Банкеръ Weekly



For the first time this year industrial processing of grapes is expected to exceed that of households. Wineries have purchased about 200,000 tons of grapes. Thus, about 160,000 tons will remain for the households. In 2002 wineries processed 164,000 tons of grapes, and 218,000 tons were processed by households. Due to the higher yield, however, industrially produced wine exceeded 1,000,000 hectolitres last year, while home-made wine totalled 900,000 hectolitres. Of the total quantity of wine from the 2003 grapes crop, about 75% will be table wines, and 25% - high-quality wine. Bulgarian good-quality wines from registered regions of appelation are mostly reds - over 65 per cent. The proportion is similar for table wines - more than 55% are reds and the remaining - whites. The export of wine registered a drop in recent years (2000-2002). However, the forecasts this autumn show that last year's export volumes will be maintained, which means that the negative trend might be overcome in 2004. If Bulgaria succeeds to produce and exports about 800,000 hectolitres of good quality wine this year, the country will even mark a slight increase as compared to 2002 when the export totalled 780,000 hectolitres. The problem is if we will be able to win a niche on the prestigious EU market, where we have failed to utilize even the granted quotas for duty-free export for quite a long time. In 2002, for example, Bulgaria has utilized 61% of its quota for broached wine, 42% of the quota for bottled wine, and only 18% of the quota for sparkling wine. Things have not changed much since last year. As of September 1, 2003, only 49% of the quota for broached wine, 21% of the quota for bottled wine, and 8% of the quota for sparkling wine, have been fulfilled. The great competition and the decrease of prices are the main reasons for the decline in export, domestic wine-makers and traders claim. The average export price of Bulgarian wine dropped from USD0.87/litre in 2001 to USD0.85/litre in 2002 due to the advance of Australian, Chilean and South African brands. As a result of that situation, Bulgaria's export of bottled wine to France dropped 3-fold, that Denmark almost halved, and wine exports to Netherlands and Austria went down some 30 per cent. We still hold good positions on the markets in Great Britain and Germany, which account for over 70% of Bulgaria's export to the EU, and we are incrҐasing the export to Russia and the other countries of thҐ former Eastern bloc. Bulgaria's export of broached wine has been also decreasing over the last three years. In 2002 the country exported 17% less than in 2001, at USD0.51/litre. The only increase in that market segment - by 14% - is in the export to Russia.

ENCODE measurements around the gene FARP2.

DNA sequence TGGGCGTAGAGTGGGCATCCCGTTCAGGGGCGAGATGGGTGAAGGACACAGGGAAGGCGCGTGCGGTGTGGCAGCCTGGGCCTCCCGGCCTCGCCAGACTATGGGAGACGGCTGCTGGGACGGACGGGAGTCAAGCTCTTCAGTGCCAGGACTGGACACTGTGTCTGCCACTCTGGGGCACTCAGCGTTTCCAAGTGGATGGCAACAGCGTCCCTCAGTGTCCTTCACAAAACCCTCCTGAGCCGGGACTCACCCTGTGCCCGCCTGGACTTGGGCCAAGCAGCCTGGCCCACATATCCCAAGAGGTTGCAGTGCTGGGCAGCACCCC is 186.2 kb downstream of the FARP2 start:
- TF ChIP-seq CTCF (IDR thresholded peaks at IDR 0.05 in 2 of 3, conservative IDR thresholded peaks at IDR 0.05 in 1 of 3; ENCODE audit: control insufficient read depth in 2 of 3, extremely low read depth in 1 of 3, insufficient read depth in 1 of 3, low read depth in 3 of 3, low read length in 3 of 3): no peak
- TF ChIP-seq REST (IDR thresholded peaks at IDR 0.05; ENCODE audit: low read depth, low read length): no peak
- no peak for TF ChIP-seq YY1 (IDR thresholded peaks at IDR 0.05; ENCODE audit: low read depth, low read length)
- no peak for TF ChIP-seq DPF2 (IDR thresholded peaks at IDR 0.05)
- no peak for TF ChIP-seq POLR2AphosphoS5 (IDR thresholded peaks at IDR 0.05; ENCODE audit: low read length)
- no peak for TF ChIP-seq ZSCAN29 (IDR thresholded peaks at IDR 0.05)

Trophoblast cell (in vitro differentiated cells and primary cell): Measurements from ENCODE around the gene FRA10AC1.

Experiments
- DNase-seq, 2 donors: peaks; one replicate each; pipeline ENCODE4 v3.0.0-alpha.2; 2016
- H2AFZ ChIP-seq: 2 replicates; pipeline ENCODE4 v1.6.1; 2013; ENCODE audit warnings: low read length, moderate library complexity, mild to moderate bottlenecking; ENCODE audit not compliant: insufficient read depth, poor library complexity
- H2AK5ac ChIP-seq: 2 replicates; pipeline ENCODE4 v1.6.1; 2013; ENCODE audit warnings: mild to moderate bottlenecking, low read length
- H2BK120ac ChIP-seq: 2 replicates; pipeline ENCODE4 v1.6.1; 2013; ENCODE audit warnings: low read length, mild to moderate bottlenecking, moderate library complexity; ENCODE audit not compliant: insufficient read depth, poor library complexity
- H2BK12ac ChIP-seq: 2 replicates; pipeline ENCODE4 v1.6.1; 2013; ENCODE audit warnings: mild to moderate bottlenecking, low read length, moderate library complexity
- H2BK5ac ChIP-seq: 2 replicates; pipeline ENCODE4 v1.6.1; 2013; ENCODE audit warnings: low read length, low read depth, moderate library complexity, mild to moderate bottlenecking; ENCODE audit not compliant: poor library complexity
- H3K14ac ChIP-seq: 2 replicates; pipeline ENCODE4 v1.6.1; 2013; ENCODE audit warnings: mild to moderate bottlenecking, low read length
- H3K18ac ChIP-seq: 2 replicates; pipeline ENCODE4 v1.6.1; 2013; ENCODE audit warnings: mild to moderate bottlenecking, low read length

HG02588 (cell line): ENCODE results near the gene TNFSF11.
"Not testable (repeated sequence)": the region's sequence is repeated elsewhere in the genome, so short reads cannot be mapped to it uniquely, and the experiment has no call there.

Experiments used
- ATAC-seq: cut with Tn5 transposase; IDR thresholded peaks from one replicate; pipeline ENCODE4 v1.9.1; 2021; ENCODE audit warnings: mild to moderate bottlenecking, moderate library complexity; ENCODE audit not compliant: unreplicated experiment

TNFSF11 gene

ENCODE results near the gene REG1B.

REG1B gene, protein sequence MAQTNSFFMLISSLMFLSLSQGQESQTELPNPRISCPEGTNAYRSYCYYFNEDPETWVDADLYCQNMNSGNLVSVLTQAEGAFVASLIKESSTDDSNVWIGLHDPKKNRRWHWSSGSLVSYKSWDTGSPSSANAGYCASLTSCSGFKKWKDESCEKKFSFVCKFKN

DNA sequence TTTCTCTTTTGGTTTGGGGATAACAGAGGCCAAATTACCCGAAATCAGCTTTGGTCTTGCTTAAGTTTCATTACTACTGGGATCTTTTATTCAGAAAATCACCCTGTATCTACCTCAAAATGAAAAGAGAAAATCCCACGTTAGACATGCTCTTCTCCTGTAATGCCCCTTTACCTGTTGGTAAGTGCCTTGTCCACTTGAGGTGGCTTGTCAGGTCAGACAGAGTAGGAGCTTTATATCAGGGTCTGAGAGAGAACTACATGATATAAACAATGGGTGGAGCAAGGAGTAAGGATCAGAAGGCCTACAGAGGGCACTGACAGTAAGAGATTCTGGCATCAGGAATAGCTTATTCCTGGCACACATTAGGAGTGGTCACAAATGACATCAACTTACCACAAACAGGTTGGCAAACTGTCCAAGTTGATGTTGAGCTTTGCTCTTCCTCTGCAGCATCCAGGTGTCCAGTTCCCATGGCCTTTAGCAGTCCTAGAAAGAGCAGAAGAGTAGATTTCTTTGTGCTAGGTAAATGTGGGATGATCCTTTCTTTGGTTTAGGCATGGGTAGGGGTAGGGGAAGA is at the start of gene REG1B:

According to exporters, Bulgaria should not miss its chance on the markets in Central and Eastern Europe. If we strengthen our positions there and raise the sales by another 30%, this means that we'd reach a market share of 2-5% and give Bulgarian wine-makers new opportunities for the sale of their output. Export of Bottled Wine to the EU Countries as of Sept. 1, 2003 (in hectolitres)Country QuantityGreat Britain 28,416Germany 19,858Sweden 5,690Netherlands 4,921Denmark 1,160Belgium 1,936France 254Finland 661Austria 294Others 183

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